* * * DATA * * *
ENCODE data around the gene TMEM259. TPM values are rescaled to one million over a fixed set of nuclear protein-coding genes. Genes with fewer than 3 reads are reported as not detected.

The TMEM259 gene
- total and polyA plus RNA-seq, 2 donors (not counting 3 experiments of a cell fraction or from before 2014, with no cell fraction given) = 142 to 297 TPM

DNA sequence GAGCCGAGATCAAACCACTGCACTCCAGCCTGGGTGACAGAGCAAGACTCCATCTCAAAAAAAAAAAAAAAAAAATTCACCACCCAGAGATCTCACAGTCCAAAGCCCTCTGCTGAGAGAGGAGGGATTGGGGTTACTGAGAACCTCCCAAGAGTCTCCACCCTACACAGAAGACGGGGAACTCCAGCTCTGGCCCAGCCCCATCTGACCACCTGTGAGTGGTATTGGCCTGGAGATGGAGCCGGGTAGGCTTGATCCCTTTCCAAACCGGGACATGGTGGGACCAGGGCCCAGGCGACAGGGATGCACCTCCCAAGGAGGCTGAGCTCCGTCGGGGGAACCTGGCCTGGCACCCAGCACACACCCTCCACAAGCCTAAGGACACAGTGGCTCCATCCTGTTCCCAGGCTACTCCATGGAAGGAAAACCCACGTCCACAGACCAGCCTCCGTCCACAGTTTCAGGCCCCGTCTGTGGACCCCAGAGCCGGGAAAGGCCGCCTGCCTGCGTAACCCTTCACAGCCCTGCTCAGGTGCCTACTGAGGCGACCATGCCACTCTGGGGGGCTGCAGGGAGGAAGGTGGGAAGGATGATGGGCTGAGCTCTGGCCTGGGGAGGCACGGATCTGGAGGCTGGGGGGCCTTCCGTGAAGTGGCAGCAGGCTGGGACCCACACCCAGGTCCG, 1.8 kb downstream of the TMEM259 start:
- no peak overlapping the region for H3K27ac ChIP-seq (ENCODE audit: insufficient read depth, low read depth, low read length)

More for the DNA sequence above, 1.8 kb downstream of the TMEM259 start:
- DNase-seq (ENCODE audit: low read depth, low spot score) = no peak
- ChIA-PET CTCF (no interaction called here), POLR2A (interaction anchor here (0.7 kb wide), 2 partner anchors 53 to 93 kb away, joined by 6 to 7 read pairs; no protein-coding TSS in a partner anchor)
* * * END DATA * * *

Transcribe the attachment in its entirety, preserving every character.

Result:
ENCODE data around the gene TMEM259. TPM values are rescaled to one million over a fixed set of nuclear protein-coding genes. Genes with fewer than 3 reads are reported as not detected.

The TMEM259 gene
- total and polyA plus RNA-seq, 2 donors (not counting 3 experiments of a cell fraction or from before 2014, with no cell fraction given) = 142 to 297 TPM

DNA sequence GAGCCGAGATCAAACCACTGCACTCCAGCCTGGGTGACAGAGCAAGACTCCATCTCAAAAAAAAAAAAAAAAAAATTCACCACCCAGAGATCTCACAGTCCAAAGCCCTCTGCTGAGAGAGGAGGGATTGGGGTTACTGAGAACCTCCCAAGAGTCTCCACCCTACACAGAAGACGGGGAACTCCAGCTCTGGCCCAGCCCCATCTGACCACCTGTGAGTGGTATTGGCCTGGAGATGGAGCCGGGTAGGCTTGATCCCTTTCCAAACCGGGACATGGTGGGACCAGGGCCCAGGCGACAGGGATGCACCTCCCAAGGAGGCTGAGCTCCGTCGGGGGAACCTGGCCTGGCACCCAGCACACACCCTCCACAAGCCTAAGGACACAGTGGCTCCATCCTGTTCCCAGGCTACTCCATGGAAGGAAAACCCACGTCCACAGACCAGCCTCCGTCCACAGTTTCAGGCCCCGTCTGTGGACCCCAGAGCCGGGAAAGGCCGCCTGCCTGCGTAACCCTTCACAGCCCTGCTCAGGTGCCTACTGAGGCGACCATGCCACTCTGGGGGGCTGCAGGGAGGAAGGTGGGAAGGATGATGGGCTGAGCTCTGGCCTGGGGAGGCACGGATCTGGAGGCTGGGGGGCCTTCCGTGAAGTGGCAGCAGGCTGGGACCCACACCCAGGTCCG, 1.8 kb downstream of the TMEM259 start:
- no peak overlapping the region for H3K27ac ChIP-seq (ENCODE audit: insufficient read depth, low read depth, low read length)

More for the DNA sequence above, 1.8 kb downstream of the TMEM259 start:
- DNase-seq (ENCODE audit: low read depth, low spot score) = no peak
- ChIA-PET CTCF (no interaction called here), POLR2A (interaction anchor here (0.7 kb wide), 2 partner anchors 53 to 93 kb away, joined by 6 to 7 read pairs; no protein-coding TSS in a partner anchor)